Inflammation: What is it and How Does Physical Movement Help?
Why does the term inflammation come up so often lately whenever we are talking about healing or achieving better health? What does it mean and why does it matter? For years I thought that all we had to be concerned with was excess fat or water retention, especially since they both make us feel like we have “swelling”, but apparently there’s something else that gets in the way of feeling and looking our best: inflammation.
Medical research has uncovered much knowledge about the crucial and complex role of inflammation, and it has practically become a buzz word within holistic and integrative medicine circles. The scary thing is that it could be running rampant inside of us, without us realizing it or feeling its effects immediately or directly. And while it’s in progress it can become the foundation for numerous diseases. So it’s a good idea to understand what inflammation is, what causes it and what we can do to keep it in check.
One thing I found revealing over the course of my research is that there are two sides to the phenomenon of inflammation. On the one hand, it is the body’s natural response to the need for healing. When there is an injury, the body has the innate intelligence to “come to the rescue” with an inflammatory response. First, producing pain, redness, swelling, heat, and tissue destruction, as part of the repair and rebuild process to heal and regenerate itself. This is what is known as acute inflammation. The effectiveness and efficacy of this healthy healing response process are closely dependent on one other physical factor, movement.
Physical Movement has anti-inflammatory effects, and therefore, works in concert with acute inflammation to keep the inflammatory response in check and balanced.
Without movement, acute inflammation has nothing to counteract it and therefore can show its not so “healthy” side when it becomes chronic, low-level inflammation. When inflammation is continuous and chronic, it is usually more difficult to detect, and when allowed to persist it becomes damaging to tissue, detrimental to health, and can severely impact the quality of life. There is a growing list of diseases that are linked to inflammation. Cardiovascular disease, osteoporosis, diabetes, and Alzheimer’s have all been shown to be linked to or exacerbated by imbalanced (chronic) inflammation.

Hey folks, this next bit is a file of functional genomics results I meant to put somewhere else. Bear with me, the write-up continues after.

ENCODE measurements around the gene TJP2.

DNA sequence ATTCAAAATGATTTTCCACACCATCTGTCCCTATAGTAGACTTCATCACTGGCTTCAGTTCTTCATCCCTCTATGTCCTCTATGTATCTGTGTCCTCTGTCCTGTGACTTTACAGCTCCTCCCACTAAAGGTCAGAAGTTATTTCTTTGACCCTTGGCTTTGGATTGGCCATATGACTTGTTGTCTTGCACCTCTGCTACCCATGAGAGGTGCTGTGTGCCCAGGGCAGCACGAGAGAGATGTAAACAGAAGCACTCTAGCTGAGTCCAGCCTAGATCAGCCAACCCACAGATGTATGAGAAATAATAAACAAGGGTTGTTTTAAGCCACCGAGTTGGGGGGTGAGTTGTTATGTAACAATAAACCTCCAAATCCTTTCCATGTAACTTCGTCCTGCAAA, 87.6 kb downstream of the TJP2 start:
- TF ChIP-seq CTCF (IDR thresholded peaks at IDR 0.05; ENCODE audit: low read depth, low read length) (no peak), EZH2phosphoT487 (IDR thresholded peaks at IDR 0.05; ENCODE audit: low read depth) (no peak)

The good news is that research and study in this area continue to give evidence to the fact that physical activity (movement) is a great proactive way to balance out the inflammatory response and keep chronic inflammation at bay. Here’s where exercise comes in. Unfortunately, physical movement used to be a more integral part of human lives. It is what the body is meant to do. Our modern industrialized world has sadly dictated our current more sedentary lifestyles, dramatically limiting our movement, and hence the proper inflammatory/anti-inflammatory interplay. The modern-day answer to this issue, exercise.
Exercise keeps us moving and research has shown that certain specific exercise techniques get muscles to release signaling molecules that deliver the anti-inflammatory mechanisms needed to repair, heal, and keep inflammation under control. The even better news is that these same techniques increase fat-burning and optimize hormone metabolism.
The most effective exercise techniques include:
- Combined resistance training and aerobic exercise within the same workout
- Hybrid or Compound exercises that combine two or more traditional types of exercise in one movement. An example would be combining a squat exercise with a shoulder press.
- Exercises that helps clear energetic blockages throughout the body:
- Functional Exercises focused on “Mobility,” promoting functional movement of the body and in particular, the core/spine.
- Qigong and other Healing Arts practices provide great healing benefits by promoting energy flow, detoxification and nurturing the body.